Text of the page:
George Mosse’s colorful metaphor describing how German men and women fell into the Reich’s arms like ripe fruit from a tree fittingly describes Hamsun’s willingness to collaborate. Was Hamsun a Nazi? Yes. It is disappointing to see the discussion reignited within the humanities every so often, as if the legal indictment and Hamsun’s actions and writings need additional clarification. He is no enigma, but it might well be that certain critics and readers crave a narrative about a mysterious genius. (228)

It should be clear that this conclusion does not relegate all of Hamsun’s literary corpus to the category of Nazi literature, nor is it intended to do anything so sweeping. Žagar states the case with characteristic directness: “Hamsun’s fiction is not fascist or Nazi per se, but it is not nonpolitical or nonideological, either” (231). While some readers might object that Žagar’s content analysis of Hamsun’s literature repeats a flaw of earlier ideological criticism—it gives insufficient attention to formal aspects of the fiction—she offers compelling defenses of her reading practices and useful criticisms of formalist approaches.
Kolloen, a Norwegian journalist, spent years with a team of researchers to produce two volumes of biography, Hamsun Svermeren (2003) [Hamsun, The Dreamer] and Hamsun Erobreren (2004) [Hamsun, The Conqueror], which together reach almost a thousand pages, but were abridged in Norwegian as Drømmer og erobrer (2005). The shortened version makes for fascinating reading for readers familiar or unfamiliar with Hamsun’s story. The translators, Deborah Dawkin and Erik Skuggevik, have chosen to use the alliterative title Knut Hamsun: Dreamer and Dissenter, although dissenting is rather distinct from conquering. English readers should be grateful that this biography makes such a large amount of research material available, in accordance with Kolloen’s twofold approach of presenting “as many facts as possible” and ensuring that “the storytelling urge has not disrupted the factual base” (x). Some readers may wish that the author had chosen an approach less hostile to storytelling, and some may be frustrated by Kolloen’s reluctance to provide interpretive commentary or argument about the relationship between Hamsun’s literature and his political thought. Granted, Kolloen’s objective is to keep his role as positivistic biographer separate from the role of historical literary critic, but one often wishes for more than the plot summaries and commonplace observations he offers in his treatment of Hamsun’s fiction. In “Dikter og Politiker,” an afterword found only at the end of the second unabridged Norwegian volume, Kolloen presents fifteen brief statements about Hamsun’s life and literature. Most of them are quite banal—that Hamsun’s life is actually of importance in addition to his literature, that a biography can show how his political opinions developed, that his Nazi-friendly actions were not enigmatic or the result of illness or old age, and so on. Yet, despite the depth of research he draws on, Kolloen remains equivocal about Hamsun’s status as a Nazi and anti-Semite. Kolloen’s reasoning regarding the latter is that, on the one hand, Hamsun helped Jewish friends personally, but on the other hand he “did not distance himself” from the genocide being committed by the political power he supported (457). The two hands here are not quite equivalent in importance; helping Jewish friends privately hardly makes up for “not distancing oneself” from the Holocaust while also publicly extolling Nazism. It is irresponsible of Kolloen to equivocate in this way. In the end, the Yale edition is certainly laudable for bringing a major biography to an English public that still has too few options for learning about Knut Hamsun, but readers will have to look beyond the biography itself for a satisfying argument about his literature and politics.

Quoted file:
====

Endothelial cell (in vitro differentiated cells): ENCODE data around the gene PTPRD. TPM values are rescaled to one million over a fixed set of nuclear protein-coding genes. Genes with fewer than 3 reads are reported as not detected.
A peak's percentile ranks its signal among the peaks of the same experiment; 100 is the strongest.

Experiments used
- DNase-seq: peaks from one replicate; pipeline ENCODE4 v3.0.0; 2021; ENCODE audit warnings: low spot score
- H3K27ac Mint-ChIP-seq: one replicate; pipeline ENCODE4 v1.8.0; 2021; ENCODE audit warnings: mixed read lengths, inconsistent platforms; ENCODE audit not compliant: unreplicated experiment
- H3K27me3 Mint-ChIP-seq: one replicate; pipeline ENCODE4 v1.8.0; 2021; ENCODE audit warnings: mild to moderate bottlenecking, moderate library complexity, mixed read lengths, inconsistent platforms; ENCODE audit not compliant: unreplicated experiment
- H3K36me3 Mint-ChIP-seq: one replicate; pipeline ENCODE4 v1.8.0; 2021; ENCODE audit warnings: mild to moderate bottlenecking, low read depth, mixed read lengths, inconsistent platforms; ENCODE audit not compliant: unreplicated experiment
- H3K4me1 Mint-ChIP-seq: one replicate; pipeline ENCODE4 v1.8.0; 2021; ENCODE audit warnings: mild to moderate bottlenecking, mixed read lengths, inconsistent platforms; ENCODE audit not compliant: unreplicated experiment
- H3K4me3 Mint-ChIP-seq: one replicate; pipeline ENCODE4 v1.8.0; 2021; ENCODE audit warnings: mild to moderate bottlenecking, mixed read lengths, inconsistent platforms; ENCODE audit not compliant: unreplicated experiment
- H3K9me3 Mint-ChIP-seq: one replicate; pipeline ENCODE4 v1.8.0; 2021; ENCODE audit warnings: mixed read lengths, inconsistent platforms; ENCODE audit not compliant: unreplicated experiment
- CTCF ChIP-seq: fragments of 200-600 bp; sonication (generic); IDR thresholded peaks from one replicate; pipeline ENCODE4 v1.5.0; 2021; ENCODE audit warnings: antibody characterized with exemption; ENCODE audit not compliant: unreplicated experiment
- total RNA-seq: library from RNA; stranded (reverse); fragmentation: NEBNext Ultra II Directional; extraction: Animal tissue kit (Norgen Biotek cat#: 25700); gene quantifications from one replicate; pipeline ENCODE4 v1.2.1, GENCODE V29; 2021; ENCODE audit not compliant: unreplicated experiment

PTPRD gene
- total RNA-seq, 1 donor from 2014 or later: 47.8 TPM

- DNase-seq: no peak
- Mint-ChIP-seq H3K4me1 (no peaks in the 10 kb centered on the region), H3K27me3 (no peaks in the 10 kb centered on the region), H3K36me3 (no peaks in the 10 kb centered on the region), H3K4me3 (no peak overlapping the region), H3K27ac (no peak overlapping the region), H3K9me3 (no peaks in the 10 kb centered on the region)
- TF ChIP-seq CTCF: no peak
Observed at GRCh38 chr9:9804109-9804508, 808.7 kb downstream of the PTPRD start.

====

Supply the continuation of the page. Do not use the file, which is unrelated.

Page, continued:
The problem with Hamsun is that he commands our attention as a brilliant modern writer who influenced an entire generation of European writers across the ideological spectrum with his most canonical works, but who also produced a large body of lesser literature that displays a distasteful racist and patriarchal worldview. And of course, he made political decisions based on ideological convictions that are so clearly offensive that, even at a recent Hamsun conference, it was asked why we still read this most problematic of modern masters. Taken together, Kolloen’s biography and Žagar’s study offer the English reader a useful map of this uncomfortable terrain.

Dean Krouk

University of California, Berkeley